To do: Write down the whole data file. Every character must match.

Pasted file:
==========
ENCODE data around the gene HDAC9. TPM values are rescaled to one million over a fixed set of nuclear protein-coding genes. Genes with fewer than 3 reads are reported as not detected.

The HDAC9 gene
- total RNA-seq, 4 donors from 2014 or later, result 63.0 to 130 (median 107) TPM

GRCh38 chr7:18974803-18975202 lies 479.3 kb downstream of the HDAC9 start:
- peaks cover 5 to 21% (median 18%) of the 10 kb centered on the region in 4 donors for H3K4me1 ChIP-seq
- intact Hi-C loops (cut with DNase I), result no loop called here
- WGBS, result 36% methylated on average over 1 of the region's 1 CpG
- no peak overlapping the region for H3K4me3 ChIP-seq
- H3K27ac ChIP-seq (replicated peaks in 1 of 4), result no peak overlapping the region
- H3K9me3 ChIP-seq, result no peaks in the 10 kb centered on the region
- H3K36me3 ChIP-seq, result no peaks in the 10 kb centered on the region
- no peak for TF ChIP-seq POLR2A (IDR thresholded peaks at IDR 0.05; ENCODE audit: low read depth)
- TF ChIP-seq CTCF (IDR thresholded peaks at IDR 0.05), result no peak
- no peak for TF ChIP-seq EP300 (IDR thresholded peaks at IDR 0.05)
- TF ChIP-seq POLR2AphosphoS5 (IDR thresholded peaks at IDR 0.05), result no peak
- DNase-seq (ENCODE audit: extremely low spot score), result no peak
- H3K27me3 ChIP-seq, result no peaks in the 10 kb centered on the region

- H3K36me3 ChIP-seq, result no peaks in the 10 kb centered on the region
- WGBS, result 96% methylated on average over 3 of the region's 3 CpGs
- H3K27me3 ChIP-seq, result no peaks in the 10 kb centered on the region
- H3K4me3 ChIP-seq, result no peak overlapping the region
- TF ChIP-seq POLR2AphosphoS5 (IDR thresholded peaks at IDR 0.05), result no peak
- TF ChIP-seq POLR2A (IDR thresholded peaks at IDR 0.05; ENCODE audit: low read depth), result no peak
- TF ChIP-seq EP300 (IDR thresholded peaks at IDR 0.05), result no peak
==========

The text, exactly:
ENCODE data around the gene HDAC9. TPM values are rescaled to one million over a fixed set of nuclear protein-coding genes. Genes with fewer than 3 reads are reported as not detected.

The HDAC9 gene
- total RNA-seq, 4 donors from 2014 or later, result 63.0 to 130 (median 107) TPM

GRCh38 chr7:18974803-18975202 lies 479.3 kb downstream of the HDAC9 start:
- peaks cover 5 to 21% (median 18%) of the 10 kb centered on the region in 4 donors for H3K4me1 ChIP-seq
- intact Hi-C loops (cut with DNase I), result no loop called here
- WGBS, result 36% methylated on average over 1 of the region's 1 CpG
- no peak overlapping the region for H3K4me3 ChIP-seq
- H3K27ac ChIP-seq (replicated peaks in 1 of 4), result no peak overlapping the region
- H3K9me3 ChIP-seq, result no peaks in the 10 kb centered on the region
- H3K36me3 ChIP-seq, result no peaks in the 10 kb centered on the region
- no peak for TF ChIP-seq POLR2A (IDR thresholded peaks at IDR 0.05; ENCODE audit: low read depth)
- TF ChIP-seq CTCF (IDR thresholded peaks at IDR 0.05), result no peak
- no peak for TF ChIP-seq EP300 (IDR thresholded peaks at IDR 0.05)
- TF ChIP-seq POLR2AphosphoS5 (IDR thresholded peaks at IDR 0.05), result no peak
- DNase-seq (ENCODE audit: extremely low spot score), result no peak
- H3K27me3 ChIP-seq, result no peaks in the 10 kb centered on the region

- H3K36me3 ChIP-seq, result no peaks in the 10 kb centered on the region
- WGBS, result 96% methylated on average over 3 of the region's 3 CpGs
- H3K27me3 ChIP-seq, result no peaks in the 10 kb centered on the region
- H3K4me3 ChIP-seq, result no peak overlapping the region
- TF ChIP-seq POLR2AphosphoS5 (IDR thresholded peaks at IDR 0.05), result no peak
- TF ChIP-seq POLR2A (IDR thresholded peaks at IDR 0.05; ENCODE audit: low read depth), result no peak
- TF ChIP-seq EP300 (IDR thresholded peaks at IDR 0.05), result no peak